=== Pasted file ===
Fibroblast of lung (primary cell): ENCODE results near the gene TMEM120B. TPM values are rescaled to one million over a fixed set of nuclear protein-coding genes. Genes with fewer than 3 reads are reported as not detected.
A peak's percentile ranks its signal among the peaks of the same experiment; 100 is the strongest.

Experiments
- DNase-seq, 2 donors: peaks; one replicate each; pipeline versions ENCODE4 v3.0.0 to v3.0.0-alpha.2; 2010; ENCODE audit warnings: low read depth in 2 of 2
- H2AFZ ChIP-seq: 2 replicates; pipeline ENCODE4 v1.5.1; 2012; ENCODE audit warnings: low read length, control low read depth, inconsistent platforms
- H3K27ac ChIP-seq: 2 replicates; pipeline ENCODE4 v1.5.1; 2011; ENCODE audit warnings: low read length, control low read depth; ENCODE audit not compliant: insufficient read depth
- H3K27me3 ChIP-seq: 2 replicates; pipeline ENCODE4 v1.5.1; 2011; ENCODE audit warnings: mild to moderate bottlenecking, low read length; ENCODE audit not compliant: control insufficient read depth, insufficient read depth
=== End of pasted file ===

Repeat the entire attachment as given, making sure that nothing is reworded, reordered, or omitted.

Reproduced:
Fibroblast of lung (primary cell): ENCODE results near the gene TMEM120B. TPM values are rescaled to one million over a fixed set of nuclear protein-coding genes. Genes with fewer than 3 reads are reported as not detected.
A peak's percentile ranks its signal among the peaks of the same experiment; 100 is the strongest.

Experiments
- DNase-seq, 2 donors: peaks; one replicate each; pipeline versions ENCODE4 v3.0.0 to v3.0.0-alpha.2; 2010; ENCODE audit warnings: low read depth in 2 of 2
- H2AFZ ChIP-seq: 2 replicates; pipeline ENCODE4 v1.5.1; 2012; ENCODE audit warnings: low read length, control low read depth, inconsistent platforms
- H3K27ac ChIP-seq: 2 replicates; pipeline ENCODE4 v1.5.1; 2011; ENCODE audit warnings: low read length, control low read depth; ENCODE audit not compliant: insufficient read depth
- H3K27me3 ChIP-seq: 2 replicates; pipeline ENCODE4 v1.5.1; 2011; ENCODE audit warnings: mild to moderate bottlenecking, low read length; ENCODE audit not compliant: control insufficient read depth, insufficient read depth